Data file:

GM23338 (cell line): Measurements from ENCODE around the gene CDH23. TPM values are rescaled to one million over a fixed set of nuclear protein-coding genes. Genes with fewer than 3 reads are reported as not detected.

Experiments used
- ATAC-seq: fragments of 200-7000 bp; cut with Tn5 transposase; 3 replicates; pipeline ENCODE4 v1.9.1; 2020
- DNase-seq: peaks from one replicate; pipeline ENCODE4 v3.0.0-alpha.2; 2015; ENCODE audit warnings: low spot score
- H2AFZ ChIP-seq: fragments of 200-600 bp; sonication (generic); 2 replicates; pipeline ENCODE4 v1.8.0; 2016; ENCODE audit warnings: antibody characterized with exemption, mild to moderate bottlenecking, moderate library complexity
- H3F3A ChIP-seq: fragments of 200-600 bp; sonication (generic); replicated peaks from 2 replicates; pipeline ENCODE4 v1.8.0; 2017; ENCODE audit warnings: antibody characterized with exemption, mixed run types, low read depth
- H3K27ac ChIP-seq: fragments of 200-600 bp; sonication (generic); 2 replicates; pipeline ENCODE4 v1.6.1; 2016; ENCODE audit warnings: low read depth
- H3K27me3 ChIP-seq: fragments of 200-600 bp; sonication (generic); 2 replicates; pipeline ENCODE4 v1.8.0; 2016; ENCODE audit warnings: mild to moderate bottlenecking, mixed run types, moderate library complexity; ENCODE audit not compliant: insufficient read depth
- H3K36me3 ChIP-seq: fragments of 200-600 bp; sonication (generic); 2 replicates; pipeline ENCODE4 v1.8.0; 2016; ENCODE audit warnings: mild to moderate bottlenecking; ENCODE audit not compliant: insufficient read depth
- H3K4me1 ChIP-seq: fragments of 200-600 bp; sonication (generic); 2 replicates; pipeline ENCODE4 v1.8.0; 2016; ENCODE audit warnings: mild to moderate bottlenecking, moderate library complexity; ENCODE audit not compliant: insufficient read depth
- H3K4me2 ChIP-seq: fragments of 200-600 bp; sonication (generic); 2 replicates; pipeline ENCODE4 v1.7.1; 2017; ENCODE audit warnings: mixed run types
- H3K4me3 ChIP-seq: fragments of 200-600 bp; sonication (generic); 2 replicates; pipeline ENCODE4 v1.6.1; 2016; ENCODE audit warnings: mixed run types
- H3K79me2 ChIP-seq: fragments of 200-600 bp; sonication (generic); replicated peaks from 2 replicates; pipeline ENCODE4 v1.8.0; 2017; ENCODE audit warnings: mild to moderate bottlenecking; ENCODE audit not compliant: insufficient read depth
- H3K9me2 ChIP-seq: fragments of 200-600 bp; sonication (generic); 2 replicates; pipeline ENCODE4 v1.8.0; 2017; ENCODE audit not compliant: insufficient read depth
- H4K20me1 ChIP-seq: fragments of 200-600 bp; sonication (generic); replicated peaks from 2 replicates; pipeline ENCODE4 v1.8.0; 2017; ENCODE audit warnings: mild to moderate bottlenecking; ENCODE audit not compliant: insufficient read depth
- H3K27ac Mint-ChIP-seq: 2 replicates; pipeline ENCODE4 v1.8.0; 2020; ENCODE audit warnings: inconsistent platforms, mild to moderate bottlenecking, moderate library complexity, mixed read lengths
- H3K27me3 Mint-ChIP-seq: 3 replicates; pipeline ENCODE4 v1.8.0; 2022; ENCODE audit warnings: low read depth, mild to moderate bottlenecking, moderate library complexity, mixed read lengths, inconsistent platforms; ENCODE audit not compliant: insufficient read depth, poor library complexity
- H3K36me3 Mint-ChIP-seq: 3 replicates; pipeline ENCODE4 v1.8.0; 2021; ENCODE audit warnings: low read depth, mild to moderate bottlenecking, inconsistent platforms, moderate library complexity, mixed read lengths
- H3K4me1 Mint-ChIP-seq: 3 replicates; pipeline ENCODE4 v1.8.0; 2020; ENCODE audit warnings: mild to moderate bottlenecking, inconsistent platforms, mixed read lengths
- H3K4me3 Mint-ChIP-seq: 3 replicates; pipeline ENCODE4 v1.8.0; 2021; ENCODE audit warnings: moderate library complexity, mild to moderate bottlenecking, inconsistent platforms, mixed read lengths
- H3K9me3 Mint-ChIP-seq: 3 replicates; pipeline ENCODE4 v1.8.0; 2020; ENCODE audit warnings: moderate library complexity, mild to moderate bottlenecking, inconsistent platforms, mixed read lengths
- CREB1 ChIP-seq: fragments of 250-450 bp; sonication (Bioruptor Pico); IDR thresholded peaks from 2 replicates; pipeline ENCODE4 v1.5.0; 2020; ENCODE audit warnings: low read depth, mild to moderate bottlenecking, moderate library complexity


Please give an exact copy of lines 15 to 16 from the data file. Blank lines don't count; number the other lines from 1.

- H4K20me1 ChIP-seq: fragments of 200-600 bp; sonication (generic); replicated peaks from 2 replicates; pipeline ENCODE4 v1.8.0; 2017; ENCODE audit warnings: mild to moderate bottlenecking; ENCODE audit not compliant: insufficient read depth
- H3K27ac Mint-ChIP-seq: 2 replicates; pipeline ENCODE4 v1.8.0; 2020; ENCODE audit warnings: inconsistent platforms, mild to moderate bottlenecking, moderate library complexity, mixed read lengths